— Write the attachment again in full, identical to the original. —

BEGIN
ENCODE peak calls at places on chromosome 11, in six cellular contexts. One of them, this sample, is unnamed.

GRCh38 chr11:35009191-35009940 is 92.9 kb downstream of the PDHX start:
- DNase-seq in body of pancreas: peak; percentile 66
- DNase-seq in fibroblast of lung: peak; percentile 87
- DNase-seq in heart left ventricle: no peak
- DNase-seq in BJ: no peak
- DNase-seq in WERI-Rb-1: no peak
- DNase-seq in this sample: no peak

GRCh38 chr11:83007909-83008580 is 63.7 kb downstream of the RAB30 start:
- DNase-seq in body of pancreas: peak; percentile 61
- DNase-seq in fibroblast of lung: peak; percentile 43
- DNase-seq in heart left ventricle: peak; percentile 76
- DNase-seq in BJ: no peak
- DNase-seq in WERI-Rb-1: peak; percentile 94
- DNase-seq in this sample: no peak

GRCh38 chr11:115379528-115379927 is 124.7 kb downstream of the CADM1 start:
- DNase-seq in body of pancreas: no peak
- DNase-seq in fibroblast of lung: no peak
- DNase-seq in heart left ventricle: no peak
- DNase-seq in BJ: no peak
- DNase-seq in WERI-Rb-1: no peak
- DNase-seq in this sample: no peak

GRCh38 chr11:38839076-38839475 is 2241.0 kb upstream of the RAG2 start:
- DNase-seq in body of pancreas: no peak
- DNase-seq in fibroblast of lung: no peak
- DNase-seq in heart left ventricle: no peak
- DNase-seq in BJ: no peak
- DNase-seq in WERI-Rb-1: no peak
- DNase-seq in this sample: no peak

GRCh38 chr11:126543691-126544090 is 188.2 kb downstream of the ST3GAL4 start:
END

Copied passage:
ENCODE peak calls at places on chromosome 11, in six cellular contexts. One of them, this sample, is unnamed.

GRCh38 chr11:35009191-35009940 is 92.9 kb downstream of the PDHX start:
- DNase-seq in body of pancreas: peak; percentile 66
- DNase-seq in fibroblast of lung: peak; percentile 87
- DNase-seq in heart left ventricle: no peak
- DNase-seq in BJ: no peak
- DNase-seq in WERI-Rb-1: no peak
- DNase-seq in this sample: no peak

GRCh38 chr11:83007909-83008580 is 63.7 kb downstream of the RAB30 start:
- DNase-seq in body of pancreas: peak; percentile 61
- DNase-seq in fibroblast of lung: peak; percentile 43
- DNase-seq in heart left ventricle: peak; percentile 76
- DNase-seq in BJ: no peak
- DNase-seq in WERI-Rb-1: peak; percentile 94
- DNase-seq in this sample: no peak

GRCh38 chr11:115379528-115379927 is 124.7 kb downstream of the CADM1 start:
- DNase-seq in body of pancreas: no peak
- DNase-seq in fibroblast of lung: no peak
- DNase-seq in heart left ventricle: no peak
- DNase-seq in BJ: no peak
- DNase-seq in WERI-Rb-1: no peak
- DNase-seq in this sample: no peak

GRCh38 chr11:38839076-38839475 is 2241.0 kb upstream of the RAG2 start:
- DNase-seq in body of pancreas: no peak
- DNase-seq in fibroblast of lung: no peak
- DNase-seq in heart left ventricle: no peak
- DNase-seq in BJ: no peak
- DNase-seq in WERI-Rb-1: no peak
- DNase-seq in this sample: no peak

GRCh38 chr11:126543691-126544090 is 188.2 kb downstream of the ST3GAL4 start: